Ignorance is the cause of suffering

The goal of the Rime Shedra is to make accessible the vast treasures of Buddhist wisdom to those who wish to progress further in their understanding of the profound principles presented in these advanced Buddhist texts. The understanding of the ultimate nature of reality is the key to liberation. For practitioners this program provides an opportunity to develop a more sophisticated understanding of the nature of reality.  For scholars it provides an opportunity to expand their understanding of Buddhism by cultivating an experiential understanding. The program is based upon the traditional Shedra, or monastic college, curriculum which is the cornerstone of Buddhist education in all of the schools of Tibetan Buddhism.

The Bodhisattva Path

This topic is the combination of two of the traditional shedra curriculum topics. The first is the presentation of paths, travelers on those paths, qualities developed, and stages of maturity as presented in the text Abhisamayalankara, or The Ornament of Higher Realization. By studying the nuances of the path, we are able to pull ourselves along the path more quickly and by studying the qualities to be nurtured we are more easily able to develop them.

Along with this text, and in the spirit of the rime tradition, we study the paths and their stages as presented in the abhidharma manuals of the early "Theravadin" schools; and as presented in the Lamrim literature of Tibet, especially Atisha’s Lamp for the Path to Enlightenment and Jigme Lingpa’s Treasury of Precious Qualities; and as presented in encyclopedic compilation texts such as Jamgon Kongtrul’s Treasury of Knowledge.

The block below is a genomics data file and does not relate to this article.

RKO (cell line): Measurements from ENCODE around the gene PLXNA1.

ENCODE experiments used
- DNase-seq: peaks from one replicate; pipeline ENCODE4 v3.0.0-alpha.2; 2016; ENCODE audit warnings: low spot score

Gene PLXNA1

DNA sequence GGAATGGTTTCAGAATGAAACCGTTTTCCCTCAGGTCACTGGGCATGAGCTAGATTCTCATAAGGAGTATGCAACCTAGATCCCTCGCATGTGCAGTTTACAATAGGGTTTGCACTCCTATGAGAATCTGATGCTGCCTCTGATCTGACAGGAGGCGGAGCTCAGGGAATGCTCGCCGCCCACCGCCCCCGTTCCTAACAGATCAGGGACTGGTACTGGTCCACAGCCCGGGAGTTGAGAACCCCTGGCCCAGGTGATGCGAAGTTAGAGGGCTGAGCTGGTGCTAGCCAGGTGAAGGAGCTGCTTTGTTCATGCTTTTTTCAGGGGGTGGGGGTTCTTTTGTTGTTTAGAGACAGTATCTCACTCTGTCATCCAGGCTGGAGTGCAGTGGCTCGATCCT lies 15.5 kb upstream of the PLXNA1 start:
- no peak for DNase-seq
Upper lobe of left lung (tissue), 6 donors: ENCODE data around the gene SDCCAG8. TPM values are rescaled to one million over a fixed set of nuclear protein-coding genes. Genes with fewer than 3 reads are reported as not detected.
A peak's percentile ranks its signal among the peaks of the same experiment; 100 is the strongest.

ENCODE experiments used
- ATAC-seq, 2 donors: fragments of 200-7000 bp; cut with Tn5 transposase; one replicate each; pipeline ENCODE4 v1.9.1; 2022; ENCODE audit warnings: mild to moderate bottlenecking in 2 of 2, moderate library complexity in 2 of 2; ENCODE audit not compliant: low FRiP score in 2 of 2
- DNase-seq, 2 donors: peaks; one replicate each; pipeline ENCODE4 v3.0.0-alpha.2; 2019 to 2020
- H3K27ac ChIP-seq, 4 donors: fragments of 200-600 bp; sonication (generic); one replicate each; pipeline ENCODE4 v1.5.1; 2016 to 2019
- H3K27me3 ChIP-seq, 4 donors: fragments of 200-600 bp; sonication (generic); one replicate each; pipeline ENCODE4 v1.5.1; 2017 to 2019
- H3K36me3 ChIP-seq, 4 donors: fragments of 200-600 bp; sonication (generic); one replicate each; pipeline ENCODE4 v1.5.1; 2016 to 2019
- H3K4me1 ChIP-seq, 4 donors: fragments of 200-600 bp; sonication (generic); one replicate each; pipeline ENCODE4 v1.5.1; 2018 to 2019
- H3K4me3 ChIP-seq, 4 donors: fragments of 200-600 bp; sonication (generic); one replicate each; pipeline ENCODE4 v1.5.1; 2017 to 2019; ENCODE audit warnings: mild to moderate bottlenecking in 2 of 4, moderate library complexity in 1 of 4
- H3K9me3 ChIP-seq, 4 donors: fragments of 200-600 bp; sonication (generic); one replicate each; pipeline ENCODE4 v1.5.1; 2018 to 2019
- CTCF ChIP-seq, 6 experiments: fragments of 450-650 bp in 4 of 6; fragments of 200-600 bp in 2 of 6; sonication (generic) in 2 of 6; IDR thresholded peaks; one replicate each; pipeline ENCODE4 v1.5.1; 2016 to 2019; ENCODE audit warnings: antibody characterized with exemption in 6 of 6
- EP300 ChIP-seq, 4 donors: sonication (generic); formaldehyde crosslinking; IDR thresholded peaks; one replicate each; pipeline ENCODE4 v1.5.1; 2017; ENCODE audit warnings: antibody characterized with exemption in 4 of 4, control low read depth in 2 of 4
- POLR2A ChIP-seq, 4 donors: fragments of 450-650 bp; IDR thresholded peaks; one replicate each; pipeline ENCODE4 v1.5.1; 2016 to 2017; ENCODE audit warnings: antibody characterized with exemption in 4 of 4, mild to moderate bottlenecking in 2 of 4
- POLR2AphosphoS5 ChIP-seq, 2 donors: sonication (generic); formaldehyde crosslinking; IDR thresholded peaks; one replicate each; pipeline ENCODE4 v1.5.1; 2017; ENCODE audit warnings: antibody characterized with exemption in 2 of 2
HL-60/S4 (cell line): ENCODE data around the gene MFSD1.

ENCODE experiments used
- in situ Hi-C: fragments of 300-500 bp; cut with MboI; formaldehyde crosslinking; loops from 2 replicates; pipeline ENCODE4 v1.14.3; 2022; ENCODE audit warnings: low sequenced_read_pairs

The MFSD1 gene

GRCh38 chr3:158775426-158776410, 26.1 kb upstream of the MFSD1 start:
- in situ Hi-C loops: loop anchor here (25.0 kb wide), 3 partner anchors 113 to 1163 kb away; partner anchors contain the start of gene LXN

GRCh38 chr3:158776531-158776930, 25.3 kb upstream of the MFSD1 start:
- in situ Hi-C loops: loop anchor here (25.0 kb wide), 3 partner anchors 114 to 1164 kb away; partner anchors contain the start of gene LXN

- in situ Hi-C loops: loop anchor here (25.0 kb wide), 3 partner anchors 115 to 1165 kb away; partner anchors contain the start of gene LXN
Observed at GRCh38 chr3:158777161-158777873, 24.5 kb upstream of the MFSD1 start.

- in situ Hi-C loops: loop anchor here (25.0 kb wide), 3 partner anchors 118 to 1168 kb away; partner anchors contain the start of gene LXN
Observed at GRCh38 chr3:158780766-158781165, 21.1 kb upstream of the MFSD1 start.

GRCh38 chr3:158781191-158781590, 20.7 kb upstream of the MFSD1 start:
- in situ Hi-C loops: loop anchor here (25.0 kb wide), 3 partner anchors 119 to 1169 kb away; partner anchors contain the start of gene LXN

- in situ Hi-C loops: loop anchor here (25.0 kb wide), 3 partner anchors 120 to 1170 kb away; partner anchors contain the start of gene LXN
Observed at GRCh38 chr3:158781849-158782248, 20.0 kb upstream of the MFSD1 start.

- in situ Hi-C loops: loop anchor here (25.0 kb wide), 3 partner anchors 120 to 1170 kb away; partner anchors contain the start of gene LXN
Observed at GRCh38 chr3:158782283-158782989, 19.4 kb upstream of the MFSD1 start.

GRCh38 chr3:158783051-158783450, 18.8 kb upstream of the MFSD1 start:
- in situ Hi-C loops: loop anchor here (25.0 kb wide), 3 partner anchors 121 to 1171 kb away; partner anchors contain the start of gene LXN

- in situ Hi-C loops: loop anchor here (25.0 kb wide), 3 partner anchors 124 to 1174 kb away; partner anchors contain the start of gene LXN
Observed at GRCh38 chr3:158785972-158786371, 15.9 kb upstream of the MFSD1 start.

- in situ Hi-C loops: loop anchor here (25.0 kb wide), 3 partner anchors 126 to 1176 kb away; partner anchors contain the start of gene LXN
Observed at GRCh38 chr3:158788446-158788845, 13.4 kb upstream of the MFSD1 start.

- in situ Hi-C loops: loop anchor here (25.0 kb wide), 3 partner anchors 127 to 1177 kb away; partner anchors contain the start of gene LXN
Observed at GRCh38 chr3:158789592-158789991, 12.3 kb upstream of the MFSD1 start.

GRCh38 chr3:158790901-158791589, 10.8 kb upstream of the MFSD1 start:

The second topic that is included here is that of the Pratimoksha vows of the monastic practitioner, however instead of focusing on this topic and studying the traditional core text of this topic, the Vinayasutra by Gunaprabha, here we follow the tradition as it was transformed in Tibet and expand the topic into the study of the three vows, understanding them as precepts for practice by lay practitioners as well as monastic practitioners. The three vows in our version are the refuge vow, the bodhisattva vow, and the samaya vow.

The root texts for the three vows are Sakya Pandita’s A Clear Differentiation of the Three Codes and Pema Wangi Gyalpo’s Perfect Conduct. Additionally, we focus on the traditional rules for the bodhisattva as presented in Shantidevi’s Bodhicharyavatara, Atisha’s Seven Points of Mind Training, and Thirty-Seven Practices of a Bodhisattva by Ngulchu Thogme Zangpo.


  1. The History of Buddhism in India
  2. Devotion & Crazy Wisdom
  3. The Knowledge of All Modes
  4. Treasury of Precious Qualities
  5. The Gateway to Knowledge, Part 2